It’s strange how few records from 1967 actually sound truly psychedelic in the 21st century.
Sure, there are some terrific punkers from within the maelstrom – like the Outcasts’ “1253 Blair” – and acknowledged classics by the Beatles and Pink Floyd (“I Am The Walrus”, “Matilda Mother”) but if you listen to classic summer of love albums like “Surrealistic Pillow” they’re surprisingly conventional. Sure, the feelings are deeper and there is poetry in the words and sensitivity in the music. But they’re not mind-melting.
That would occur later, from 1968 until the early seventies – when the energy of the counter-culture finally dissipated. Just think of the difference between the Grateful Dead’s poor first album and 1968’s “Anthem of the Sun”, which is one of the comparatively few documents from the period to accurately present the profound sensory impact of LSD – in particular the overwhelming input of sensory material. If you’ve got acid rock, you want it to sound like acid, right? Well that was my quest back then as it is now.
Family’s first album, “Music In A Doll’s House” was released on Reprise Records – with a ‘tricolour’ label – in the UK during July 1968. They were the first British group to be released on Reprise in the UK and the US simultaneously. The label had been founded in 1960 by Frank Sinatra and began pretty much as a Rat Pack outlet before picking up the Kinks’ US distribution in 1964. By the time they signed Family, they were moving into the counter-culture with acts like the Electric Prunes, Tiny Tim and Joni Mitchell.
“Music In A Doll’s House” was produced by Dave Mason, who had just quit Traffic – but not before writing the group’s most psych songs: “House For Everyone”, “Utterly Simple” and the immortal “Hole In My Shoe”, which reached number 2 in autumn 1967. In early 1968, Mason released his one and only solo single, “Just For You”/ “Little Woman” which continued this psychedelic vein with flutes, bongos, Indian drones and somewhat abstruse lyrics. A period classic, it went nowhere.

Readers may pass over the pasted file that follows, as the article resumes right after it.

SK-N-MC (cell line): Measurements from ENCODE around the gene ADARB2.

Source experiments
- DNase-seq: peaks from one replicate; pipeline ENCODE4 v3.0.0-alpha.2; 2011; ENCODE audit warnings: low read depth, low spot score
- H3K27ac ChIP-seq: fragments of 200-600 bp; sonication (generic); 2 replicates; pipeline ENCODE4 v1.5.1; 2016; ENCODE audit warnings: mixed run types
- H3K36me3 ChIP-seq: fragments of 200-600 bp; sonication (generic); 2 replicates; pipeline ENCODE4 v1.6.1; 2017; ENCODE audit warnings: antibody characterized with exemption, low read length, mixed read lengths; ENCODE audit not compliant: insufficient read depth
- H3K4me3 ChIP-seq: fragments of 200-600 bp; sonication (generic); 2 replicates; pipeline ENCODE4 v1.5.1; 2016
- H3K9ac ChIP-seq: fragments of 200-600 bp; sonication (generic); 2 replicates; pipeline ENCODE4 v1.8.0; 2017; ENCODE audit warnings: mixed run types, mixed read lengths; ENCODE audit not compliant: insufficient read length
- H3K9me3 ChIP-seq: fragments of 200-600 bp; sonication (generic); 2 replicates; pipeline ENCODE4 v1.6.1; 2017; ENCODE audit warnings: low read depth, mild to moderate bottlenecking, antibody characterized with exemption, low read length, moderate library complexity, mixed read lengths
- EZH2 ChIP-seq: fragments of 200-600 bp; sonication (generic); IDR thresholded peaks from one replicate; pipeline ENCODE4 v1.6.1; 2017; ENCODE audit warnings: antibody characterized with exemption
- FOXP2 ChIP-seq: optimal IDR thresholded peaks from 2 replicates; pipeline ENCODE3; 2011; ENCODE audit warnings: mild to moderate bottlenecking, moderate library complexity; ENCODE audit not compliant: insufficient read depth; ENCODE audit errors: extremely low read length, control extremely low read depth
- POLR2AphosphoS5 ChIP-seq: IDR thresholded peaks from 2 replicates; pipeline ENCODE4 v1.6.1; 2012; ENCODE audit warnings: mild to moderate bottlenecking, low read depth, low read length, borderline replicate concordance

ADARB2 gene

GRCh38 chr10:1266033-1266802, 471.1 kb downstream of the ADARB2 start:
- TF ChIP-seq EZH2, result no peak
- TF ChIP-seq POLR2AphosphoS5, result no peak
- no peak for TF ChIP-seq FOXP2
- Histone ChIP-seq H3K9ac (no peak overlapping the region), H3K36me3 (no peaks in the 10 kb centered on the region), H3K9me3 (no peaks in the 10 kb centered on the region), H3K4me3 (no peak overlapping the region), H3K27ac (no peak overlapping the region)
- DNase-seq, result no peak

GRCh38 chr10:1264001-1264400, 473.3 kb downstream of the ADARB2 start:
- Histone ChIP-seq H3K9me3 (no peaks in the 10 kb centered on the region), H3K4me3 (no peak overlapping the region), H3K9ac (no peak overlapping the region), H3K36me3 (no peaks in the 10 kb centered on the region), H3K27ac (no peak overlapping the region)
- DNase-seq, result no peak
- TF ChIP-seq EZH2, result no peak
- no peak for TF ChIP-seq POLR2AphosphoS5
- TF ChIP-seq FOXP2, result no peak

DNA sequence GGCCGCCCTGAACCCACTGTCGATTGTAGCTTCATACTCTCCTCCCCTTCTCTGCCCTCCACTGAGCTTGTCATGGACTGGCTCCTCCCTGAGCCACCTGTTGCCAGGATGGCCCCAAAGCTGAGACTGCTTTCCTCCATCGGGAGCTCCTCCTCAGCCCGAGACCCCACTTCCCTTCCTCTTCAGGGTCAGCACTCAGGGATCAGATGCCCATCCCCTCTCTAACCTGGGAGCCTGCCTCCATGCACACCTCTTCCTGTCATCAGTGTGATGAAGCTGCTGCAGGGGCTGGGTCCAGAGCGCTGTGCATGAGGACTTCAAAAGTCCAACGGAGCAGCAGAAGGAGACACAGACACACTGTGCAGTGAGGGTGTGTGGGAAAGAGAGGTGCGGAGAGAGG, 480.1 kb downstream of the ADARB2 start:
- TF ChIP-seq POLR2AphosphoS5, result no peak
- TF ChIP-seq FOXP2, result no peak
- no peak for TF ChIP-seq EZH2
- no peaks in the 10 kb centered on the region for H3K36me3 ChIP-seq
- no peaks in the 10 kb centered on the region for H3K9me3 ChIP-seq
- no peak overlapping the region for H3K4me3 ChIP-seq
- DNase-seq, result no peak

Family were already well known as a popular club act: a hard-driving rock blues act with considerable musical dexterity and flexibility, fronted by a ferocious, gravel voiced force of nature, Roger Chapman. The grafting of Mason’s psychedelic tendencies proved successful: “Music In A Doll’s House” is a great collection of songs and styles successful woven together with orchestral arrangements (some by future Womble Mike Batt) and brief, instrumental reprises.
Voyage comes half way through the second side, and is set up by the haunting Peace of Mind, which is drenched in reverb and wah-wah. Voyage begins as a classic quest song: ‘A veil unfolds across my eyes/ A shadow falls on open skies/ Seeds of doubt leave me without/ Any idea of my whereabouts’. The changes initiated by acid are profound, disorientating and confusing: ‘Where do I look for proof/ Who do I ask and what do say/As I sail on my voyage of truth’.
Everything in the track is treated, from Roger Chapman’s opening vocal onwards. The group settle into a brief, riff-laden chorus before Ric Grech’s heavily-phased violin makes an entrance. There’s another verse follows, followed by a melodic mellotron bridge. The violin recurs, with darkening feedback that sounds like scudding storm-clouds. A final burst of the chorus, and then we’re into it: the clouds fill the sound picture, while underneath an ascending mellotron melody mutates through various filters to offer the final possibility of hope.
This all occurs within 3 minutes 36. That’s what’s so great about early psychedelia. It doesn’t go on and on like some progressive rock would a few years later. There is still a pop sensibility, a discipline that leaves you wanting more by knowing when to stop. Voyage is a headphones brain-burst that actually gives you a sense of what LSD was like: which means you don’t have to take the drug. Although they would continue making pretty good records until 1973, Family never recorded anything quite so powerful again.
Jon Savage is an author and film-maker. The film of his latest book, “Teenage: The Creation of Youth” is directed by Matt Wolf and will premiere in 2013. With Johan Kugelberg, he has just compiled edited “Punk: An Aesthetic” for Rizzoli. He lives in North Wales